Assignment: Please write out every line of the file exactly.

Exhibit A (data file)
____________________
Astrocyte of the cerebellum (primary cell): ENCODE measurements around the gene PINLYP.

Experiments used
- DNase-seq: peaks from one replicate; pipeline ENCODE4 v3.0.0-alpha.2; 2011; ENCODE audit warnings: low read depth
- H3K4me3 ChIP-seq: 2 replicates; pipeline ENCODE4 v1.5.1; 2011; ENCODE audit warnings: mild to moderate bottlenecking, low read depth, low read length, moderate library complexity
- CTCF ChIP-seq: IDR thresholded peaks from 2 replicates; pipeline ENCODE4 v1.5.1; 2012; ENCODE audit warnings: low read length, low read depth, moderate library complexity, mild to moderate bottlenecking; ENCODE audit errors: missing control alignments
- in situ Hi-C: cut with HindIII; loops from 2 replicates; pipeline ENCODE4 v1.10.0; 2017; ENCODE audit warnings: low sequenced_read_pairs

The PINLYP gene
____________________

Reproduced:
Astrocyte of the cerebellum (primary cell): ENCODE measurements around the gene PINLYP.

Experiments used
- DNase-seq: peaks from one replicate; pipeline ENCODE4 v3.0.0-alpha.2; 2011; ENCODE audit warnings: low read depth
- H3K4me3 ChIP-seq: 2 replicates; pipeline ENCODE4 v1.5.1; 2011; ENCODE audit warnings: mild to moderate bottlenecking, low read depth, low read length, moderate library complexity
- CTCF ChIP-seq: IDR thresholded peaks from 2 replicates; pipeline ENCODE4 v1.5.1; 2012; ENCODE audit warnings: low read length, low read depth, moderate library complexity, mild to moderate bottlenecking; ENCODE audit errors: missing control alignments
- in situ Hi-C: cut with HindIII; loops from 2 replicates; pipeline ENCODE4 v1.10.0; 2017; ENCODE audit warnings: low sequenced_read_pairs

The PINLYP gene